The fun part is that I initially did some designs without hardware constraints, and had a good idea of what it would look like, but as soon as you add: Battery, Connectors, and all the other stuff around the device, you realize the amount of magic required to build something as small as an iPod Shuffle is! Man, Apple is good.. So all my initial designs went to the toilet. I had to start from the inside and work my way out.

So I bought a couple of low end Sennheiser headset (which use the same KLEER chip as the high end) and tore them apart . I took the board and put it inside small box I bought at Frys.. What I didn’t expect is that buying components such as a 3.5mm jack plug, flat batteries, etc.. would take so much time. I also didn’t realize that they were never exactly the right format, the right length, etc.. Amazon doesn’t have a lot of it so delivery would always take 5 to 7 days to realize it wasn’t what I needed.. In the end I did get all my part and a bit of soldering later I had a working device:

First prototype of Soundora

When I say working, it’s partly true.. The button in the front for power and Volume were iphone buttons that are way to thin to work with.. I could not really change the volume or turn on and off the device.. I had to design my own box (which was fun).

Here you go a few days later I had my 3D model:

3D model or Soundora receiver

I used which had the cheapest 3D printing service I found and got me the box. Very existing but another few weeks to get it..

1 IMG_8225  3D Printed receiver open


At this stage I realized that 3D printed is not really there yet.. Anything under 0.8mm space will be filled.. That means that my button did NOT work (again!!). I was starting to get frustrated with this, buttons are really tough to design, it’s just amazing!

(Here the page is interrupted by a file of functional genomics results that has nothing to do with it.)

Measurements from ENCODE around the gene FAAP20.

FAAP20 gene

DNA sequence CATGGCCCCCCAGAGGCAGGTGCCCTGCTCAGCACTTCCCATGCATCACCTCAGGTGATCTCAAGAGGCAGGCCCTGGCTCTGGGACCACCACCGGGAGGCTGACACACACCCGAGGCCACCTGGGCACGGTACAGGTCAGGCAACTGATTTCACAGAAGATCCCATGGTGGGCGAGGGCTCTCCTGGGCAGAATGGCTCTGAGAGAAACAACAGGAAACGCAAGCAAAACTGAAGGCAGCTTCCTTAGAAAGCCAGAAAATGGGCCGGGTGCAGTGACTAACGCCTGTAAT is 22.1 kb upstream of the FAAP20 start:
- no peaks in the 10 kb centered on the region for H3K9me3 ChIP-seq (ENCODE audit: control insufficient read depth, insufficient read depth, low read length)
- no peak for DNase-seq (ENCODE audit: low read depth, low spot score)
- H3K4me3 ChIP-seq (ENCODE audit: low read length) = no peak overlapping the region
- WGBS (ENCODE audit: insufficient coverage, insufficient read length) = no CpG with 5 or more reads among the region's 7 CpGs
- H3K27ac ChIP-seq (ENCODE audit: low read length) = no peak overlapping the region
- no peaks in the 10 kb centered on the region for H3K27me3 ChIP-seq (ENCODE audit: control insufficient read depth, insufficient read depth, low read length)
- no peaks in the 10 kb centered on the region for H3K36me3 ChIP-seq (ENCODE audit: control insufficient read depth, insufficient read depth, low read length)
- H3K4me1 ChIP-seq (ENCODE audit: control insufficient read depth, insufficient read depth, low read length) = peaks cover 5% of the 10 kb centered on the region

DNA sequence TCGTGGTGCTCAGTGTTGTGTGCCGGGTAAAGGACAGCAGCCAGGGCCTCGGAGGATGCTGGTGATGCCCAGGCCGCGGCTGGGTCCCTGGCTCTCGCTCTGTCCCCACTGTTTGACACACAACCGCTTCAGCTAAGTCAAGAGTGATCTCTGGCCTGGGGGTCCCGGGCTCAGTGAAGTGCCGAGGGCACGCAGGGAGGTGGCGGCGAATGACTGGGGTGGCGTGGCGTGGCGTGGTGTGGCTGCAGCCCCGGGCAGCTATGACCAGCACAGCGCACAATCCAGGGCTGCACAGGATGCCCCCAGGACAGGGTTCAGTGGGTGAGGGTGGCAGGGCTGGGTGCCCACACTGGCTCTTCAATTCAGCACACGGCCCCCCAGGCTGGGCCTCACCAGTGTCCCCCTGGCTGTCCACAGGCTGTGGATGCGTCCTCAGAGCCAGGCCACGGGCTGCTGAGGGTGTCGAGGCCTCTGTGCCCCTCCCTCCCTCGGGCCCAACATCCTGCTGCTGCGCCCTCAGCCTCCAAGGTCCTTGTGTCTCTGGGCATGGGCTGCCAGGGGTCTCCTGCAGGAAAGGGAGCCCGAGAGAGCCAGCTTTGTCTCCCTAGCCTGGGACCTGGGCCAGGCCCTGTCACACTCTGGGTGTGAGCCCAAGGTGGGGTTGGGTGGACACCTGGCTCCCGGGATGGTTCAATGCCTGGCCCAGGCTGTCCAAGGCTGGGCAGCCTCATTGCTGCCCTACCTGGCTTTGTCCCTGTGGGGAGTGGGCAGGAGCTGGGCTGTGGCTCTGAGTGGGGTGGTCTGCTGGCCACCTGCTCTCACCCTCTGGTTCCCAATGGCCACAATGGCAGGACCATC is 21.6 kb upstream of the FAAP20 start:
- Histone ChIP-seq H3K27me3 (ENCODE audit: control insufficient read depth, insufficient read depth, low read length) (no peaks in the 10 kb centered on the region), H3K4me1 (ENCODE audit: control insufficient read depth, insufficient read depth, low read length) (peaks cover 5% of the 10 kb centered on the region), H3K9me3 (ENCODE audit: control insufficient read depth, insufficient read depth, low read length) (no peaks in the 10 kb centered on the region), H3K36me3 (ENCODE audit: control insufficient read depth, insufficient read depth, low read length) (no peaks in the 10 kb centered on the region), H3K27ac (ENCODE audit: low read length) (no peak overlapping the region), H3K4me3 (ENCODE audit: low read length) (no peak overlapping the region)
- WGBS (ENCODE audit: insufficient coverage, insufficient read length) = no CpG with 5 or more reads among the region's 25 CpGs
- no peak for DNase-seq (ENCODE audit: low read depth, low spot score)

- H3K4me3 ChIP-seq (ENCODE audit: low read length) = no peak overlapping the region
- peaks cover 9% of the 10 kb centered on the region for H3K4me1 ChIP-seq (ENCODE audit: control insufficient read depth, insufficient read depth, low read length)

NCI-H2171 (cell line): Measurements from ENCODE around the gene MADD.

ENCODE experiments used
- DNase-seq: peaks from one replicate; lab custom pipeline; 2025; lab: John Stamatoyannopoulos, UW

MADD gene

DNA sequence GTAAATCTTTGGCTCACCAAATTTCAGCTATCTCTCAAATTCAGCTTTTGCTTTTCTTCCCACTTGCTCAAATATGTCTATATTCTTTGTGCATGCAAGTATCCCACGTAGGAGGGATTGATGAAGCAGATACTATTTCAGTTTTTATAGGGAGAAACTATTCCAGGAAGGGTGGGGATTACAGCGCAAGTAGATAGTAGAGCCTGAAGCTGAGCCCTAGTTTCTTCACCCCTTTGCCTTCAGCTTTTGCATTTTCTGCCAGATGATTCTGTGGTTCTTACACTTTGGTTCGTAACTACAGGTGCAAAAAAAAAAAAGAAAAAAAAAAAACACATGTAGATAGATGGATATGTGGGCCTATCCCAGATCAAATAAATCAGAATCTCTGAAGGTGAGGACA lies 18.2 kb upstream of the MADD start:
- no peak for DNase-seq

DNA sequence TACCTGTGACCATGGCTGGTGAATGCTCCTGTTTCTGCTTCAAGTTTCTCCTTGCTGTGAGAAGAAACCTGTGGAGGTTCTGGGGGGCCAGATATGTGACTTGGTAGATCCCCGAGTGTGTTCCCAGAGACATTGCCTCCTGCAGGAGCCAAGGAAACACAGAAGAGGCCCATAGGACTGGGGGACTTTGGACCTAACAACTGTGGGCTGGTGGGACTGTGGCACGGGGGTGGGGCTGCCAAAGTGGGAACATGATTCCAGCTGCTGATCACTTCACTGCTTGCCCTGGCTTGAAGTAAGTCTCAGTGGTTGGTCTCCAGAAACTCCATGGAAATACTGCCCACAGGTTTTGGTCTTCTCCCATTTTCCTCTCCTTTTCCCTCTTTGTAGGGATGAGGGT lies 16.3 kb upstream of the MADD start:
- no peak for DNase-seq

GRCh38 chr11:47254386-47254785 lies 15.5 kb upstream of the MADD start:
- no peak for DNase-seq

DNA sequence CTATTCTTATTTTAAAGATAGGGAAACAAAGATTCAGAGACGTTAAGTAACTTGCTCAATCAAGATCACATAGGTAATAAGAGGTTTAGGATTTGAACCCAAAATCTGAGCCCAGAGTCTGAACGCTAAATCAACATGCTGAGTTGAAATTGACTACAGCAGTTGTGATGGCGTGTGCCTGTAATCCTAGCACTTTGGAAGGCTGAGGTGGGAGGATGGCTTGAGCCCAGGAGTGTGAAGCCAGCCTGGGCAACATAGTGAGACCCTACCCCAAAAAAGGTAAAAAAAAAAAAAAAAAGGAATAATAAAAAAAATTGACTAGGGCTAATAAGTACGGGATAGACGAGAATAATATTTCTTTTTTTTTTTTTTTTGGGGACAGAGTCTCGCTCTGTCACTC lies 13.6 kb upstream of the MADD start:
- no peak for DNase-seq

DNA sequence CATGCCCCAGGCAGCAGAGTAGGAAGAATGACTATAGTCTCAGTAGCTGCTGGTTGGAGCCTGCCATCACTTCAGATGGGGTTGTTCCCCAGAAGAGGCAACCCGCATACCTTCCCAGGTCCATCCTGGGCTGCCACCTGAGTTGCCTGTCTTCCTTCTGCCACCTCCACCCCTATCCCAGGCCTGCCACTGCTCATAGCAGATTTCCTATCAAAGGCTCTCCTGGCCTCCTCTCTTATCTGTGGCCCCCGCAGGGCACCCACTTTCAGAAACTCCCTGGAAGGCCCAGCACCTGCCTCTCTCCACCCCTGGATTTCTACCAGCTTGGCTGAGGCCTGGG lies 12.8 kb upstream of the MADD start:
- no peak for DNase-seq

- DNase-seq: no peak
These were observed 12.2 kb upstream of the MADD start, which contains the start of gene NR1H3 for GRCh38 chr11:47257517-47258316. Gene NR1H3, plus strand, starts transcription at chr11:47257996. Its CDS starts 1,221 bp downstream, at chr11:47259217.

Anyway, I got the circuit in and kicked it up

2 IMG_8228 2 IMG_8233


huh… That orange light wasn’t supposed to show up that much.. I even had build a little deflection inside the box to let the light come out through a small hole.. Interesting surprise.

Anyway, it worked! I had to have another batch of buttons from Shapeways to solve my issued and it now looks pretty cool.

I also found another battery pack that is flatter and should work as well so I was in good shape. I’ll have to do another box (thinner) though.

But here is the main issue: Ripping out a Sennheiser device for my personal use is fine but I can’t really do that commercially so I still needed to find a way to get my own circuit built.

Getting my own:

By total chance, I stumbled upon a small business that is building systems around KLEER for different customers.. They built the Dr Dre wireless headset.. so I contacted them. Very cool guys and they had small circuits (smaller than sennheiser) that I could use to get an even better device. Very exciting.

But then we talked about production batches.. The Kleer chips are bought by batches of 2000, pretty expensive per unit cost.. Building the box (transmitter and receiver) would probably cost about $4K to $5K to get the mold and get it ready for a batch. That doesn’t even count for prototyping the real thing..